- For individual product pages in E-Commerce stores, I would recommend to use the product name as the alt attribute of the product image. That will help ranking for the product name phrases.
More tips from W3C
Search Engine Bootcamp Auckland - July 2008
Tuesday, 6 May 2008
The New Zealand edition of the 2008 Search Engine Bootcamp will take place in Auckland on the 3rd July at the Hilton.
Search Engine Bootcamp is organised by Search Engine Strategies, the same company that organised SMX Sydney.
According to the Search Engine Bootcamp website, the Auckland edition will cover some of the topics below:
- Picking the right keywords
- Writing search ads that work
- Building and Optimising
- Landing Pages
- Social Media Optimisation
- Blending the results - Universal Search
- Search 3.0 - dealing with Web 2.0 technology
- Local Search, the nextbig thing?
- Online Reputation Management
- Google Analytics Workshop
- Ad targeting options
- Quality Score - The PPCBlack Box
- Site Structure
- Optimising Website Copy
- Link Building
Some of these topics have been covered in the last SMX Sydney conference, so if you have been in Sydney, you probably do not need to go back. However, if you have not, you can register with 20% discount until the end of May using the following coupon code: EB1
Register before the end of May and save 20% (affiliate link)
EcoCho, Green Search Engine vs. Google's Policy
Thursday, 1 May 2008
Australians are really active and prolific to come up with online initiatives that aims at tackling the issues of climate change. While a great news for Australia and the planet, it seems that these enterprises have unfortunately not reached their high of success.
Good Intentions but Wrong Concept
In early 2007, Blackle, a version of the Google custom search engine was supposed to save energy by displaying a black background instead of a white one. While valid a couple of years ago when CRT monitors were the most popular, the theory behind Blackle has been actively disputed due the rapid emergence of LCD screens. The benefits of a black background are in fact really low or inexistent and therefore the whole Blackle idea is more a cash-machine than an eco-friendly solution.
Great Concept but not compatible with Google Policies
The latest Australian 'green' initiative came this year with EcoCho, a free green search engine. EcoCho claims that a thousand searches on Ecocho allow Yield Media (the company behind EcoCho and part of the Photon Group) to buy enough carbon offset credits to remove 1 ton of CO2 from the atmosphere. This works out at two trees spending a year sucking CO2 from the atmosphere as they grow.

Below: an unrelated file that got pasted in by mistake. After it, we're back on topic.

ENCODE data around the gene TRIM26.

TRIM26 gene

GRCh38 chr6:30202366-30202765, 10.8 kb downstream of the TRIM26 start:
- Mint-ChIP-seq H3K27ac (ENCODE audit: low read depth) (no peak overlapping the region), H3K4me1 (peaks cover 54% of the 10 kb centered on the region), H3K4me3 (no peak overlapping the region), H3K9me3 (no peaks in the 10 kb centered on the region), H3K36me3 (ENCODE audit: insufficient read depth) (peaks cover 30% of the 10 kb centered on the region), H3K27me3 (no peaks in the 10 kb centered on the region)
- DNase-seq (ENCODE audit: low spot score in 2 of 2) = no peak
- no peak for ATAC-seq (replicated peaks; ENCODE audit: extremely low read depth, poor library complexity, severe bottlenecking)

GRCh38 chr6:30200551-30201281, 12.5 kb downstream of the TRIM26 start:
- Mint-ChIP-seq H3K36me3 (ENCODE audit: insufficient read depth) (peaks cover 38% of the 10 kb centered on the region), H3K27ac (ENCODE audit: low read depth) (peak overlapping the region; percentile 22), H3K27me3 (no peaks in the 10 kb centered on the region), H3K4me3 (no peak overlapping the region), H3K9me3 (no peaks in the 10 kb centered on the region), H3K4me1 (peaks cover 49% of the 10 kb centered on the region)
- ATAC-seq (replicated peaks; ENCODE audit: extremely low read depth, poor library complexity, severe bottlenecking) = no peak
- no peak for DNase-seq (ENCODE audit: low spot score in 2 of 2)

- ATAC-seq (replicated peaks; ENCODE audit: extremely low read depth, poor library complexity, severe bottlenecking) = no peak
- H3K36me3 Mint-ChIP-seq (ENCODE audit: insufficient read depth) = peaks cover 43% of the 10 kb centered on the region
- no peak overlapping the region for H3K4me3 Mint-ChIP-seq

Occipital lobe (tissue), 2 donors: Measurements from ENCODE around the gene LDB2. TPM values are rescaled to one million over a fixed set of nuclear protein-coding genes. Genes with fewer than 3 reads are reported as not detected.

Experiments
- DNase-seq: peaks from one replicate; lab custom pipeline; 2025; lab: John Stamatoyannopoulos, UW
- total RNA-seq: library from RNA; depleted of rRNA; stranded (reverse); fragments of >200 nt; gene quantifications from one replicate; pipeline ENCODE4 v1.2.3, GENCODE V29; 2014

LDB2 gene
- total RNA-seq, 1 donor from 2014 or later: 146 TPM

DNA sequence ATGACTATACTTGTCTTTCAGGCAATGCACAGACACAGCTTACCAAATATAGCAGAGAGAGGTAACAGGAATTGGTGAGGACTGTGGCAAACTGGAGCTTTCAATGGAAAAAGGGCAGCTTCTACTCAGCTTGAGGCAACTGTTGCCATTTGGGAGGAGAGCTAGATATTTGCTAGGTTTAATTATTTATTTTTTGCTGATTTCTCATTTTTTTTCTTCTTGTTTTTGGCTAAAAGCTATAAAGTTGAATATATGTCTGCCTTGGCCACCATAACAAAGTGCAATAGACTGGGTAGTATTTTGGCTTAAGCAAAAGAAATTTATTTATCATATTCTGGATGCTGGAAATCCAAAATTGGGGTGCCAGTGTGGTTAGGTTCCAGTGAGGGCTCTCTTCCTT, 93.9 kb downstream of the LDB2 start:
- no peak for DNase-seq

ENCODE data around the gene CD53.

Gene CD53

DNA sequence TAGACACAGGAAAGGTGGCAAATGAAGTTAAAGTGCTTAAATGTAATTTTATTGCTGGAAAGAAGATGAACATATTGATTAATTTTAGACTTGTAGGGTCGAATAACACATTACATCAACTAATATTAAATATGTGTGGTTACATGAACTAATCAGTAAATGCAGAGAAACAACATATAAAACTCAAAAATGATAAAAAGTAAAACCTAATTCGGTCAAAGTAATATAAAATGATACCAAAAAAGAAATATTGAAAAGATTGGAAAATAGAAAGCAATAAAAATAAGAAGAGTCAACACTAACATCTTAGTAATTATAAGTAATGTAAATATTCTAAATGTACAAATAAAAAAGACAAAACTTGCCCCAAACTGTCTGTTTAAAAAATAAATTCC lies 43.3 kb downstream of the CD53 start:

The concept behind EcoCho has been easily criticised, but I personally find it great as it uses the revenues generated by sponsored links from Google and Yahoo to make a direct contribution to the environment. Yield Media makes a profit, but share it with a good cause! Is not it what sustainable development is all about?
It is true that their servers consume energy,which makes the concept not 100% green, but let's be realistic if one waits for the absolute perfect solution, nothing will ever change...
In that case, the concept is not really the question. The issue came from Google, which argued that EcoCho does not satisify the Google Adsense's publisher policy (the advertsing program used by EcoCho to generate revenue).
According to Rob Shilkin, Google Spokeman, interviewed in The Australian
In this case the site was in clear violation of our terms of service and we had previously warned the owner of past violations. We have now stopped serving ads and search results to the owner's sites.
To ensure maximum click relevancy and avoid fraudulents clicks, the Google Adsense guidelines require a publisher not to push users to click on the sponsored links or to compensate users for clicking on the Google Ads. This rule is one of the reasons why Goolge refused to provide its search facility and ads to EcoCho.
While it seems to be clear to Google, it is different for Tim MacDonald, one of the founder of EcoCho. According to him, Google is not really consistent in applying these rules.
Other websites are using Google's technology for similar causes, but have not been refused the access to Google technology. What makes MacDonald even more bitter, is that they presented the website to Google beforehand and they did not mention the violation.
According to the Sydney Morning Herald, it is not the first time that MacDonald or its company, Found Agency, had issues with the application of Google's guidelines. In this situation, it is more ambiguous (As ambiguous Google's Guidelines?).
Indeed it is hard to be fully convinced that the website is 'clearly' violating the rules. There is no direct mention that push users to click on the Ads and the 'compensation: the tree' is made in relation to the number of searches not clicks. One can think that people will click on the ads more because it is a 'good cause', but this can only be an hypothesis...
The good thing though is that EcoCho can still use the Yahoo search technology and its ads platform to generate revenue. The bad is that Google has around 80% of share market in the search market, so the potential of generating revenues and therefore planting trees is not so great.
If you are an eco warrior or just like planting trees, use EcoCho. If you want to know a little bit more about this story, there is a great in-depth article at ITNews